What is your travel status? Would you ever quit your job to travel the world? Did you quit your job and later regret it?

This was also published by Huffington Post UK.

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Why Part Time Travel is the Perfect Compromise | Jackie Jets Off | In defence of NOT quitting your job to travel the world

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6 comments

  1. Great article Jackie, and so true! My wife and I are both working parents who love to bring our two young kids along with us on our travels. Dropping everything and becoming travelling parent’s would be amazing, but we have a number of connections that keep us attached to home for extended periods of time.

    Travel is amazing, and kudos to those who can do it full-time, but that’s not most of the world and it’s good for people to hear from those who are just like them!

    Keep travelling!

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  2. I love this! I, too, am 31 and cynical. (Love that, btw.) While I live to travel with my family, I don’t think I could ever be completely location independent. I adore living near my parents and my sister, and I’d hate to miss seeing them often. Plus, if my husband and I left our current lives, we’d be taking our toddler away from both sets of grandparents, and that doesn’t sit well with me. While I work from home (something I adore), my husband has a full-time banking job that can’t ever be moved around. Since my husband is in banking, he is very passionate about finances (as you could imagine), and leaving the comforts of home to travel means that we’d have to give up planning for retirement and our daughter’s college.

    At 21, going full-on nomad would’ve been fun for a few years, but it’s just not feasible a decade later. And, honestly, it’s just not something I want at the point in my life. Thanks so much for writing this! 😀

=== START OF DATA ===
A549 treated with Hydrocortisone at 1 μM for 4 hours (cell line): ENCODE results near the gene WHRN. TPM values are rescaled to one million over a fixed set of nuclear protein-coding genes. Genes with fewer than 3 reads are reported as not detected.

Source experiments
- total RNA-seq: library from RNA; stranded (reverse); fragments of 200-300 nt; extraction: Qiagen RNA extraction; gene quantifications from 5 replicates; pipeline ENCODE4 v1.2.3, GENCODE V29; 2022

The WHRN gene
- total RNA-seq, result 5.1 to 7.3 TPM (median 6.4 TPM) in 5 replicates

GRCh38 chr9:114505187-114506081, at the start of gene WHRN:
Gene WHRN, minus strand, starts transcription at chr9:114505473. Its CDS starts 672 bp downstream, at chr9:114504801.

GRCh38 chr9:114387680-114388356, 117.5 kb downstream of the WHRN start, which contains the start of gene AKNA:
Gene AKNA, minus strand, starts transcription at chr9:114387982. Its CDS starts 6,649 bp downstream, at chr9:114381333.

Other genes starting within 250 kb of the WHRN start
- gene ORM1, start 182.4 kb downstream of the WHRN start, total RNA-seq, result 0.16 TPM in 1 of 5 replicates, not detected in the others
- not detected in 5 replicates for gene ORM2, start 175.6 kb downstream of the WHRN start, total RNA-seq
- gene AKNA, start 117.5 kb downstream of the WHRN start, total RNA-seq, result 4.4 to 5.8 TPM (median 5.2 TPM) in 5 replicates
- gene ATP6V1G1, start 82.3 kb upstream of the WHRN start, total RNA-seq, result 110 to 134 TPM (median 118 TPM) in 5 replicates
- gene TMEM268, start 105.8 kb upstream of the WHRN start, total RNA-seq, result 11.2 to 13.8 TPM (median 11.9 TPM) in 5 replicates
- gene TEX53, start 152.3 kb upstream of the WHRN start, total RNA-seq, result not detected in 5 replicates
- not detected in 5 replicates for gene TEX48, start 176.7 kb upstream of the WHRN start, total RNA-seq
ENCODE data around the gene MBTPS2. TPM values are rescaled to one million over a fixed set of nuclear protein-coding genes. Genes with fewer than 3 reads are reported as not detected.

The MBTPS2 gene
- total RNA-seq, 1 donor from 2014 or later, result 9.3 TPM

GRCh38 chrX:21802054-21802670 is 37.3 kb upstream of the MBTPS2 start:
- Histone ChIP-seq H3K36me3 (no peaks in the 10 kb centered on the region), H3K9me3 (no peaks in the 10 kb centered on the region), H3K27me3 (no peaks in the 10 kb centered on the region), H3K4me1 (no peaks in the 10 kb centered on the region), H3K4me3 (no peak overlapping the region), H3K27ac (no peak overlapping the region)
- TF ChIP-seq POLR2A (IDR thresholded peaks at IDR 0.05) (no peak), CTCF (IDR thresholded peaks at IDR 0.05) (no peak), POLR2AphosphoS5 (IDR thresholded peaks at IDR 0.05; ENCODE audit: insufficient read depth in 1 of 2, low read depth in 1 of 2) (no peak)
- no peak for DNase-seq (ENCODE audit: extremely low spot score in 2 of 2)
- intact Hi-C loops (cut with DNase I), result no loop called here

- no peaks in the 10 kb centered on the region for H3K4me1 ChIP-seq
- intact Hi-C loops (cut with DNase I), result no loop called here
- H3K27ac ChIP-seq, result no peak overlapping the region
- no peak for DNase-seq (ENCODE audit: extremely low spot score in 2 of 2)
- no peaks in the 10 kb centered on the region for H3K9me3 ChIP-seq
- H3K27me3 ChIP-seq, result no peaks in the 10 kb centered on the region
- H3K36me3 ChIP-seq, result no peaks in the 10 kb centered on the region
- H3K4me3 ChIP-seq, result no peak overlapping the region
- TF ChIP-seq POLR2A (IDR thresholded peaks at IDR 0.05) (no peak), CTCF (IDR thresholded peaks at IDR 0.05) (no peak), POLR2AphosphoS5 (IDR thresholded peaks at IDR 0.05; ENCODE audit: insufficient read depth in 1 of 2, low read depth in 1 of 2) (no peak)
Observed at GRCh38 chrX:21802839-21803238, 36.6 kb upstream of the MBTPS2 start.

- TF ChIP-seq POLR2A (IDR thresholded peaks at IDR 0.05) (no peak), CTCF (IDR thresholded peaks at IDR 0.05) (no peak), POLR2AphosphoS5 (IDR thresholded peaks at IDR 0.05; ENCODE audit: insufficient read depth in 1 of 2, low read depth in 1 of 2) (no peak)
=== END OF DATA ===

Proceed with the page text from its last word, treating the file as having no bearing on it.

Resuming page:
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  3. Everybody should do what best works for them. If you are happy with an adult plan and a semblance of stability and traveling part time then that’s the way to go, don’t let other people’s opinions change that. In the end, it will be you who quits her job, not someone else

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  4. Interesting viewpoints expressed in the article and comments. However…. when my long term relationship broke up in 2002, we sold our house and split the equity. I was faced with a choice: I could be sensible and use it to put down as a deposit on a flat OR I could just give up everything, including my secure post doctoral position, and travel. In the end I bought a caravan, installed my belongings (and my cat) therein and offered one of my students a free tenancy in return for looking after everything. I picked the longest overlanding trip then available – eight months travelling across Asia and the Middle East – and went. It was the best thing I’d ever done and I’ve never regretted it. Best thing is that life resumed when I got back; eventually I sold the caravan and bought a house, climbed back on the hamster wheel and continued my working life. I even met my current partner on the trip. So, there were no disastrous consequences of my ‘irresponsible’ decision to take time out from ‘life’ to live; on the contrary, travel changed my life, my viewpoint, my entire psyche. In 2002 I was fifty-one

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  5. Yes. Yes to it all! A girl after my own heart. I’m 32. I have a home and a career that I love too much to leave! And I’ve seen 6 continents in as many years!! It is possible!!

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  6. Hear, hear! I’m 33 and was recently bitten with the travel bug. I’m married (luckily he’s been bitten too!) and we’re childfree (by choice).

    We have a mortgage, a cat (!) and full time jobs, so leaving long-term isn’t a viable option. So we do exactly what you do and travel part-time. Last year I left the country at least once, every single month. It works!

    Thanks for writing this, a very enjoyable read! I was nodding throughout! 🙂 🙂